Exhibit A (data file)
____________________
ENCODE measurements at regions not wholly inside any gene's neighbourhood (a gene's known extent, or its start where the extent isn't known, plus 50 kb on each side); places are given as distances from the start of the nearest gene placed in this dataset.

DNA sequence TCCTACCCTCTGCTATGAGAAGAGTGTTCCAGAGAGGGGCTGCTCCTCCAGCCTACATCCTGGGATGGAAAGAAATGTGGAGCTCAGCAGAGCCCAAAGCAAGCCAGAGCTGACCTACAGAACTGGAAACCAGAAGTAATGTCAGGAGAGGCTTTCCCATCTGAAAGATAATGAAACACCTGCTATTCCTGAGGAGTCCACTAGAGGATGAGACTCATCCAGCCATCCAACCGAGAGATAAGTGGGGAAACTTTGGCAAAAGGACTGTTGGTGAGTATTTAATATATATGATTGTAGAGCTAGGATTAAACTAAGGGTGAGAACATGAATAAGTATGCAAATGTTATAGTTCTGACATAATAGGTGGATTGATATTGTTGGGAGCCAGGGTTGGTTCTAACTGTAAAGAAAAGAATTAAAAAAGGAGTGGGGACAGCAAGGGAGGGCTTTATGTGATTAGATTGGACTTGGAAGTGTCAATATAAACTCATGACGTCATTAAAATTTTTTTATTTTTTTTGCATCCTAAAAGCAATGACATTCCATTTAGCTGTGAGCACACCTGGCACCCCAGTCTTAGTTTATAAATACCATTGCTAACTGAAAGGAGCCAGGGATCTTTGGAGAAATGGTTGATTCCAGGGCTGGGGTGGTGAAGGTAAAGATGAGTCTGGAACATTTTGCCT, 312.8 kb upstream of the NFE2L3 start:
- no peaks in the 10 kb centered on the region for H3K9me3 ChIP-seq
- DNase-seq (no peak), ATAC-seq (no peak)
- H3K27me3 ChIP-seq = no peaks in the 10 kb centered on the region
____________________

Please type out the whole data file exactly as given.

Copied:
ENCODE measurements at regions not wholly inside any gene's neighbourhood (a gene's known extent, or its start where the extent isn't known, plus 50 kb on each side); places are given as distances from the start of the nearest gene placed in this dataset.

DNA sequence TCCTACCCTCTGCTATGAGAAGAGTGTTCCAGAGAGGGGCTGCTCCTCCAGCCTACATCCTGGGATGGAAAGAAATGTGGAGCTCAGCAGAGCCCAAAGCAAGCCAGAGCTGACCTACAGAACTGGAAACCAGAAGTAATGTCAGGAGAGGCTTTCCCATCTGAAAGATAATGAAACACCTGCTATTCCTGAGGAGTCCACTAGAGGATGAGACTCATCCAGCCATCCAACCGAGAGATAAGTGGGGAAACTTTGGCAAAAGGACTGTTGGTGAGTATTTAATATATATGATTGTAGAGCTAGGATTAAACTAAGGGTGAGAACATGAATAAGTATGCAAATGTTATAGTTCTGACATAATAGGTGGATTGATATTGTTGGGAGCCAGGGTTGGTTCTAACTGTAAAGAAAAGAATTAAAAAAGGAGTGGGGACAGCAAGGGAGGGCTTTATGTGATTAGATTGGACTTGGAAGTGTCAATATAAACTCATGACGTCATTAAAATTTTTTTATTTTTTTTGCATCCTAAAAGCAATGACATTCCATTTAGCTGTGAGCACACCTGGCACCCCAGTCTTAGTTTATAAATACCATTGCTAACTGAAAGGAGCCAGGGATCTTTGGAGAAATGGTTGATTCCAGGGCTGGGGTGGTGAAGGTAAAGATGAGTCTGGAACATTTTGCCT, 312.8 kb upstream of the NFE2L3 start:
- no peaks in the 10 kb centered on the region for H3K9me3 ChIP-seq
- DNase-seq (no peak), ATAC-seq (no peak)
- H3K27me3 ChIP-seq = no peaks in the 10 kb centered on the region